Written and directed by Aditya Mandayam
Produced by Emilia Zalewska
Thingamajig is loosely inspired by The Princes of Serendip, a Renaissance-era Persian fairy tale whose heroes “were always making discoveries, by accidents & sagacity, of things they were not in quest of”. Following a long & tumultuous journey from Sufi mystic Amir Khusrau’s epic Hasht-Bihisht, Serendip was eventually translated into English via Arabic, Greek, Latin, Italian, & French. Serendip is the Perso-Arabic name for Sri Lanka (Ceylon).
The story has become known in the English-speaking world as the source of the word serendipity, coined by Horace Walpole because of his recollection of the part of the “silly fairy tale” in which the three princes by “accidents & sagacity” discern the nature of a lost camel. Thingamajig is vernacular English for “something that is hard to classify or whose name is unknown or forgotten”.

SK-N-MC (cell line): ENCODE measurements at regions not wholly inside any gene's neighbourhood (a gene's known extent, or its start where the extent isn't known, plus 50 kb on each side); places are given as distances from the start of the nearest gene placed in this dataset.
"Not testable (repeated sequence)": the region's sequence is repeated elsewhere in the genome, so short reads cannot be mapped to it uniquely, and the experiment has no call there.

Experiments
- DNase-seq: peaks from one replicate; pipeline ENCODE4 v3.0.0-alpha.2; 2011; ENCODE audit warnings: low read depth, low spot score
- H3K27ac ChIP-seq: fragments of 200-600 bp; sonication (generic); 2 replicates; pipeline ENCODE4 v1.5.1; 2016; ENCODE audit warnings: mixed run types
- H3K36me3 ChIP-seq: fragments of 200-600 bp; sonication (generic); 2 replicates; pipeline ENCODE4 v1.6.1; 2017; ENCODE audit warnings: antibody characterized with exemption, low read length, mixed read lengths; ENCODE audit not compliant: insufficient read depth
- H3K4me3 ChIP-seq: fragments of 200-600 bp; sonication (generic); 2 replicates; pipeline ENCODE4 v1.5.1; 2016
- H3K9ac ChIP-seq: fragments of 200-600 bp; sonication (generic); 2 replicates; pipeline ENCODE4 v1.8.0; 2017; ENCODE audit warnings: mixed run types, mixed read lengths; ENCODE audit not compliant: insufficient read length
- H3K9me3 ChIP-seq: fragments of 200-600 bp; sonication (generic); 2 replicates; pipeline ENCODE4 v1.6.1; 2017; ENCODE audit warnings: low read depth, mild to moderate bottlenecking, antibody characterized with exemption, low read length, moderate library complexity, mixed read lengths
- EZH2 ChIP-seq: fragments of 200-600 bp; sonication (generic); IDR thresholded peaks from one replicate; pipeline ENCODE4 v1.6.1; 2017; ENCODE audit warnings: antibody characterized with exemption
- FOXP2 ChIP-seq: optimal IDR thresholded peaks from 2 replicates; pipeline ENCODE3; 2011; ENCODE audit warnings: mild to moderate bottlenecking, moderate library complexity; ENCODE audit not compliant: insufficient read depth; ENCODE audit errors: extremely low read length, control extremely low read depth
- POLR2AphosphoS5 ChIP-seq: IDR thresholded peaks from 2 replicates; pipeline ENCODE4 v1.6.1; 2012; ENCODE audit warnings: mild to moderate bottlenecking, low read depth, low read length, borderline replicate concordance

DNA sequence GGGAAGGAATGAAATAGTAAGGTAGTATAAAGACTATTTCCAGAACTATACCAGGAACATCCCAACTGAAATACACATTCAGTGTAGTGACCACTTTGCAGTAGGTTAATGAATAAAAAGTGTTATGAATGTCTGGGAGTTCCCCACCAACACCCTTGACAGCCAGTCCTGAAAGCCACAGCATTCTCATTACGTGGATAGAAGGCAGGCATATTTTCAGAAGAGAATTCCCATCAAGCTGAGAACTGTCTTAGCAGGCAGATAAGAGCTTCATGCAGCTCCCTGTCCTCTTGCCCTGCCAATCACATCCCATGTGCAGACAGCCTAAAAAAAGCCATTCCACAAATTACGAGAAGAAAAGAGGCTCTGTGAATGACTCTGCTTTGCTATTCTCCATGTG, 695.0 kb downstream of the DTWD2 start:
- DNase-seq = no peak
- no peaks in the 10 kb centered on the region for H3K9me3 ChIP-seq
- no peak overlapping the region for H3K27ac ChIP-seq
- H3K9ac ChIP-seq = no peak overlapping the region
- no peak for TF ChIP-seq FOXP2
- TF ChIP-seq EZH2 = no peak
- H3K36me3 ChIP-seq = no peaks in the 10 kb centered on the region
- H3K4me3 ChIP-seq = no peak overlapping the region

Following Brud’s recent foray into the kino-teatr, Thingamajig is structured as a series of vignettes shot with diﬀerent theatrical and cinematic techniques. Refer-encing the history of the mediated image, these scenes are loosely intercalated into a frame story.
Shot with Facebook 360 Surround, here is the latest incarnation of the panop-ticon: inverted, irrumated, sleek, omniscient, & ominous. Early examples are the Sanskrit epics Mahabharata, Ramayana, Vishnu Sarma’s Panchatantra, Syntipas’s The Seven Wise Masters, and the fable collections Hitopadesha and Vikram and The Vampire. Western examples include the One Thousand and One Nights (Arabian Nights), The Decameron, and Canterbury Tales.
Thingamajig further entangles characters from the birth of Dada: the many personalities circling Cafe Zurich at the start of the First World War. Tristan Tsara, James Joyce, and Vladimir Lenin make an appearance, as well as Leon Trotsky in a memorable sex scene. Parroting the choreography of Samuel Beckett’s Quad (1981-1984), we see four beaming masked figures walking about willy-nilly.